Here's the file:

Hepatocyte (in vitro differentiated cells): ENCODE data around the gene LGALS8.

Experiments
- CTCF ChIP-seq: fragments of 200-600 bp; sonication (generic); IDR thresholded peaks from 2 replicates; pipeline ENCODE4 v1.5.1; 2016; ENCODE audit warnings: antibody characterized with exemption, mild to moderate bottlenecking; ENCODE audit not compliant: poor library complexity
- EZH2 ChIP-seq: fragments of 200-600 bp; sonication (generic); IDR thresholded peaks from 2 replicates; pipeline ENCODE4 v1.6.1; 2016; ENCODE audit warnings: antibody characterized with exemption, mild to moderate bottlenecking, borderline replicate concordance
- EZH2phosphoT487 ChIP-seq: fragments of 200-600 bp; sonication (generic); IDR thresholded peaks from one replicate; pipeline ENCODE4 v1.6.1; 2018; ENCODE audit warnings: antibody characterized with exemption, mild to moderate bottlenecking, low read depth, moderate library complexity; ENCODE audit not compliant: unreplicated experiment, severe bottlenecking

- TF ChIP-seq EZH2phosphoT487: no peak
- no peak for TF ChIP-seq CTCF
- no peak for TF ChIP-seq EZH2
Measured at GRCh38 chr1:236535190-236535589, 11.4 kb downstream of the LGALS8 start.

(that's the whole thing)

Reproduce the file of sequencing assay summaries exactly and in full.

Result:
Hepatocyte (in vitro differentiated cells): ENCODE data around the gene LGALS8.

Experiments
- CTCF ChIP-seq: fragments of 200-600 bp; sonication (generic); IDR thresholded peaks from 2 replicates; pipeline ENCODE4 v1.5.1; 2016; ENCODE audit warnings: antibody characterized with exemption, mild to moderate bottlenecking; ENCODE audit not compliant: poor library complexity
- EZH2 ChIP-seq: fragments of 200-600 bp; sonication (generic); IDR thresholded peaks from 2 replicates; pipeline ENCODE4 v1.6.1; 2016; ENCODE audit warnings: antibody characterized with exemption, mild to moderate bottlenecking, borderline replicate concordance
- EZH2phosphoT487 ChIP-seq: fragments of 200-600 bp; sonication (generic); IDR thresholded peaks from one replicate; pipeline ENCODE4 v1.6.1; 2018; ENCODE audit warnings: antibody characterized with exemption, mild to moderate bottlenecking, low read depth, moderate library complexity; ENCODE audit not compliant: unreplicated experiment, severe bottlenecking

- TF ChIP-seq EZH2phosphoT487: no peak
- no peak for TF ChIP-seq CTCF
- no peak for TF ChIP-seq EZH2
Measured at GRCh38 chr1:236535190-236535589, 11.4 kb downstream of the LGALS8 start.